Managing Hypertension after SPRINT

Andrew Miller MD, FACC

New guidelines for managing hypertension are expected this year. Meanwhile, in light of the SPRINT study and years of debate about blood pressure targets for older adults, many physicians face questions over how aggressively they should push for lower blood pressure numbers.

On one hand, the Systolic Blood Pressure Intervention Trial ended early because data showed such strong benefits in lowering systolic blood pressure to under 120 mm Hg in people age 50 and older with hypertension and at least one other risk factor for heart diseases. The risk of death from all causes was reduced by over 25 percent compared to other subjects aiming at a target of under 140 mm Hg. The lower blood pressure also reduced a combined end point of heart attack, acute coronary syndrome, heart failure and strokes by 30 percent, with the benefit particularly strong against heart failure.

On the other hand, some clinicians have raised concerns about differences in how blood pressure was measured during the trials, as well as expressing worry about possible side effects when targeting aggressive blood pressure goals in elderly patients.

"One outcome that can't be fudged is death," said Andrew Miller MD, FACC, of Cardiovascular Associates of the Southeast. "The reduction in mortality (from the Systolic Blood Pressure Intervention Trial) was so significant that if your patients match the subjects included in the trial, you have to think about how they could benefit by working toward a lower target.

"There was some worry about over-treating because the numbers doctors see in the office are likely to be higher. Other studies have shown that just checking in at the desk can raise blood pressure by 8 mm Hg and having a doctor present can raise it by 12 mm Hg.

"Perhaps, as best practice, we need a better way to take blood pressure. To more closely reflect the patient's normal numbers, the trial allowed the patient to rest for five minutes alone in a quiet room. The pressure was measured by an automatic device with no one else present. Three pressures were taken and then averaged."

Another concern was whether bringing blood pressure down to a lower target would require too many drugs, too much expense that would interfere with compliance, and a potential for too many side effects.

"The group targeting under 140 usually required two drugs. To get under 120, most patients required a third drug. All the drugs were generic and have been used effectively for years. There was a formulary to choose from, and the three most common drugs were the diuretic Chlorthalidone, the calcium-channel blocker Amlodipine, and the ACE inhibitor Lisenopril," Miller said.

Differences in side effects were low, and there was no increase in the risk of falls or fractures.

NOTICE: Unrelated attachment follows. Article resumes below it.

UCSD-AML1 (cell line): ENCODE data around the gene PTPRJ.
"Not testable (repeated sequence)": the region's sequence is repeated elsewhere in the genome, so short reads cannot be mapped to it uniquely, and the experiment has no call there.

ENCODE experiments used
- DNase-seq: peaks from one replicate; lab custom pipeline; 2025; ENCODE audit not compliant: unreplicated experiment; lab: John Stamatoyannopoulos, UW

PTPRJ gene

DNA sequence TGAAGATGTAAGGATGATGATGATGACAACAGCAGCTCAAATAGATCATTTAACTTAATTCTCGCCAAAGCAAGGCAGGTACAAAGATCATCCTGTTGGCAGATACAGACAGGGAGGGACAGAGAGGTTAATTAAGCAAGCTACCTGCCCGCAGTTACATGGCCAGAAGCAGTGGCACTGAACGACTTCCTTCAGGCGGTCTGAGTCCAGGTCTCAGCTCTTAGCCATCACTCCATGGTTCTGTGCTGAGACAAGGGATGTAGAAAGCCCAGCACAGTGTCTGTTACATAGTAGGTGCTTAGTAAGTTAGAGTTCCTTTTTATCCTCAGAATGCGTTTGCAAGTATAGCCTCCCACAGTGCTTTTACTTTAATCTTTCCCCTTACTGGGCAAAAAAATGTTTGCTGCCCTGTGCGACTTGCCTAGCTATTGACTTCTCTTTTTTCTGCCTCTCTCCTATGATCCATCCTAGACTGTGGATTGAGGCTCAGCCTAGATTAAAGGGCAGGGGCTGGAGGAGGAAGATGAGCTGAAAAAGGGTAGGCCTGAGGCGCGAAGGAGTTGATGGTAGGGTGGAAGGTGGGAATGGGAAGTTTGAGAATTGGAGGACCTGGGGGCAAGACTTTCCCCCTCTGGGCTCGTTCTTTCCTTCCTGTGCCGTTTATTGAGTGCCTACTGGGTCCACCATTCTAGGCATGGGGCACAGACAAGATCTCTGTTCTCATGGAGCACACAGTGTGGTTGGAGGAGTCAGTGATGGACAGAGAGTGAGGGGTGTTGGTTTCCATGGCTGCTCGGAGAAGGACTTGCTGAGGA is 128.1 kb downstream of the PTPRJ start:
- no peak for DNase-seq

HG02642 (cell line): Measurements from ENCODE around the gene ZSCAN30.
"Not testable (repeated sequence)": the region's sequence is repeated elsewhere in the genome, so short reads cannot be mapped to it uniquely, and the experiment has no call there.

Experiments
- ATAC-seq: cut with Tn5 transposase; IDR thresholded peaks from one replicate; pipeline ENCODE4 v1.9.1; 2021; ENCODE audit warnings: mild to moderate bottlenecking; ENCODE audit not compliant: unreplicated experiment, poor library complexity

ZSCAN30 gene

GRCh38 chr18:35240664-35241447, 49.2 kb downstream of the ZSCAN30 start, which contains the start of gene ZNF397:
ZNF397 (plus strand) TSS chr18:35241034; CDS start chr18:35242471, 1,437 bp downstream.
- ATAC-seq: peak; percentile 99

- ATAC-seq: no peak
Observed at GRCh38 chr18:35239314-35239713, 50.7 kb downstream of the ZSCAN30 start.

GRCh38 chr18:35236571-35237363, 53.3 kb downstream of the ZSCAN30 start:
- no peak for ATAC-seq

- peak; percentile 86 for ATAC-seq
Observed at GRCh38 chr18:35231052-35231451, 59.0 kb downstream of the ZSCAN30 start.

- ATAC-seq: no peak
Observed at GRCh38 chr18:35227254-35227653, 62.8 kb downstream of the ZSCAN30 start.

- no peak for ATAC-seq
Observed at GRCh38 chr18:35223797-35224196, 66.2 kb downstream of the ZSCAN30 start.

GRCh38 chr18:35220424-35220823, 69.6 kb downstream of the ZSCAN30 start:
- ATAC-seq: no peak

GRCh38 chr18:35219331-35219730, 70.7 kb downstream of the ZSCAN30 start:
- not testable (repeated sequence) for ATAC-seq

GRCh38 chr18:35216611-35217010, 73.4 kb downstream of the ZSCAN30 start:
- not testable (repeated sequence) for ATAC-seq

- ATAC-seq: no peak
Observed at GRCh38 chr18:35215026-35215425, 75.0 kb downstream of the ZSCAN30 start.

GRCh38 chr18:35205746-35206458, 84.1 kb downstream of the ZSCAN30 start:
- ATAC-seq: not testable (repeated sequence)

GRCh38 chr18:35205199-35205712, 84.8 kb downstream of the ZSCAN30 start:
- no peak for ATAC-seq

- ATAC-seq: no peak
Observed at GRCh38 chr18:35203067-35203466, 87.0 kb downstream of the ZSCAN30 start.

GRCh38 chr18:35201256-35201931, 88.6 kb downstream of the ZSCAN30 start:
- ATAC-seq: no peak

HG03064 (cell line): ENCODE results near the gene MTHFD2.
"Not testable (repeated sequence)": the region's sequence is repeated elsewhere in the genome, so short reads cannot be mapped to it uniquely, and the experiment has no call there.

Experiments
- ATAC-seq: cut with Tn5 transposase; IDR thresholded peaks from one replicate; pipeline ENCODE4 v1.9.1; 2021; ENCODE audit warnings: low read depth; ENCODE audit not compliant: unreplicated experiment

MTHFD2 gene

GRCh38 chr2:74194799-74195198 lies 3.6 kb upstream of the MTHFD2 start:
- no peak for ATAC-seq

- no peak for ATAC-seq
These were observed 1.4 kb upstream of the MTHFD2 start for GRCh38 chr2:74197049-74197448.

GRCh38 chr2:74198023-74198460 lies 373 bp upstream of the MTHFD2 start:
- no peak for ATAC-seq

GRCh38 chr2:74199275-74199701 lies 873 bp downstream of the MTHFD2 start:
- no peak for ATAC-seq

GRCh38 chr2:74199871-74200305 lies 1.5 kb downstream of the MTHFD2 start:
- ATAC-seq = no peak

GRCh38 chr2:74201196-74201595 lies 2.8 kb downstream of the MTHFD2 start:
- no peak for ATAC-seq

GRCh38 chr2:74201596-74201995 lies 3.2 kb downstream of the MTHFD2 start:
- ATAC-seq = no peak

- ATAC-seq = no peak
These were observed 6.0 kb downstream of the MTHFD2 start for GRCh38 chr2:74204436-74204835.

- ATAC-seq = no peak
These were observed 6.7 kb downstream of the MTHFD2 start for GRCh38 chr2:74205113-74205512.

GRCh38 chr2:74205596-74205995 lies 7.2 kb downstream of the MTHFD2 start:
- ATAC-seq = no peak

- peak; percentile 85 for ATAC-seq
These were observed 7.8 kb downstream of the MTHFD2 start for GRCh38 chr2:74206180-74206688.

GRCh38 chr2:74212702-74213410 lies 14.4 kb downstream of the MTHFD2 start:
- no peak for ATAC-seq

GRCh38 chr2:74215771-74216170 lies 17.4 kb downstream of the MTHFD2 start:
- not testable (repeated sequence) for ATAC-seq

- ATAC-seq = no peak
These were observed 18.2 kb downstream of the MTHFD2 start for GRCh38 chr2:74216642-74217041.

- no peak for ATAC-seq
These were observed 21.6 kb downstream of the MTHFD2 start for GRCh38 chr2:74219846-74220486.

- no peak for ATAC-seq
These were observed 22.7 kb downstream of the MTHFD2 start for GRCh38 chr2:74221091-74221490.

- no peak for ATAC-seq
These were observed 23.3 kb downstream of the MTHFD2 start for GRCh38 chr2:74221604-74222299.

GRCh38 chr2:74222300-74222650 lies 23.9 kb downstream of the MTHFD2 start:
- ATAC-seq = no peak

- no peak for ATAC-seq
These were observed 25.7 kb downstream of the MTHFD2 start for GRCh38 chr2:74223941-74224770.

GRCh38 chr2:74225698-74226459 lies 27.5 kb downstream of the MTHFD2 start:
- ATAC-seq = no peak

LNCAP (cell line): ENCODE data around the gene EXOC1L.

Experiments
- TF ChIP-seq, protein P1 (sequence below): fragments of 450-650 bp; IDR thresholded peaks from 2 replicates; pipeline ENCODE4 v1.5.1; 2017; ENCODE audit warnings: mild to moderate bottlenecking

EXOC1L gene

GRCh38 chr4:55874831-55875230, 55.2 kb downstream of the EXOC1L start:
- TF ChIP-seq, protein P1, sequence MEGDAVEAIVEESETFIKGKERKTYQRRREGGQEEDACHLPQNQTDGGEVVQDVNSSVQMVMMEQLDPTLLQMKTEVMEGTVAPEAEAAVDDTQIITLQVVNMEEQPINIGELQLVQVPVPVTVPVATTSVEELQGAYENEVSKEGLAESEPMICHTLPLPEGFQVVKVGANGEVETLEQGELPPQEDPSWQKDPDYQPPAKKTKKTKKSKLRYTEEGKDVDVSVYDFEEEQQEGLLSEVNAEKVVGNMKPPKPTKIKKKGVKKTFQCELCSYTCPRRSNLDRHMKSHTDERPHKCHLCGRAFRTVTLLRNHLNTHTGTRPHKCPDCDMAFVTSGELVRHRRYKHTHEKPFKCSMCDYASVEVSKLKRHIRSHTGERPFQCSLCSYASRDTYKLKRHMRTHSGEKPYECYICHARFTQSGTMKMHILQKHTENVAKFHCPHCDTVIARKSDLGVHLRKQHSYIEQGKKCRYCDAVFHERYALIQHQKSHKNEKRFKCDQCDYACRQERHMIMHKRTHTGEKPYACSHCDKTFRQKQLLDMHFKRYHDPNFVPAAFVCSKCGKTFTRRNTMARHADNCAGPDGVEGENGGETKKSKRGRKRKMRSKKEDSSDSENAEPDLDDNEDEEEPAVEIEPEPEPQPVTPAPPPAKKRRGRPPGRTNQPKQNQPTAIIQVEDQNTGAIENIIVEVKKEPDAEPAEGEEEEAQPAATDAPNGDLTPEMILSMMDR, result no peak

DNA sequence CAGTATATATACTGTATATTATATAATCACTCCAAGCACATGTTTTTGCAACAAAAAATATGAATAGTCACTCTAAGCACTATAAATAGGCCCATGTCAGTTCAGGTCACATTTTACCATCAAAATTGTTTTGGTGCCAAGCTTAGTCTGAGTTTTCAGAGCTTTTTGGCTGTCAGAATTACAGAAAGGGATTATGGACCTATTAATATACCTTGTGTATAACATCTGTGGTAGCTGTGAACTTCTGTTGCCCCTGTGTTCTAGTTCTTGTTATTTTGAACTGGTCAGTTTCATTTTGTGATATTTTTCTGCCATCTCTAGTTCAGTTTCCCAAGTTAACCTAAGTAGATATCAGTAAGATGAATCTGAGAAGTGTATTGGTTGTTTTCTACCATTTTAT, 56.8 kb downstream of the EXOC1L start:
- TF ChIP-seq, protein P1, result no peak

"Dosages were closely titrated and adjusted frequently to determine the minimum needed for the best result," Miller said. "Patients were followed every month for three months, then every three months. That's an approach that physicians might want to consider in a clinical setting.

"We physicians tend to be wary in managing blood pressure in elderly patients with stiff arteries. There can also be a greater risk of adverse effects when blood pressure gets low. But there was a special cohort of older participants in the study--25 percent of the more than 9,000 participants were 75 or older. As it turned out, the older patients saw the greatest benefits from targeting the lower blood pressure.

"African-Americans made up 30 percent of the study, which is good to see since hypertension is such a problem in this population. The recommended mix of medications was slightly different, but showed similar results."

One criticism of the study has been that patients with diabetes, a previous stroke and certain types of kidney disorders were excluded. This was done by design, as these populations were included in previous studies and the trial was focused on getting a clear view of hypertension as seen in average patients.

"Hypertension is the most common cardiovascular disorder in America," Miller said. "It is also under-diagnosed and under-treated, and all too often patients fail to achieve control. Hypertension does so much damage to the body, and can lead to cardiovascular damage, heart failure, stroke and kidney disease."

It's also vital that patients understand how important controlling their blood pressure is and what their efforts in compliance and lifestyle changes can mean for their future and quality of life.

"Getting rid of ten pounds is equal to four points off your blood pressure. Even small changes can make a difference," Miller said.


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Andrew Miller MD FACC, Cardiovascular Associates of the Southeast; Birmingham Medical News; CVA;, hypertension, SPRINT


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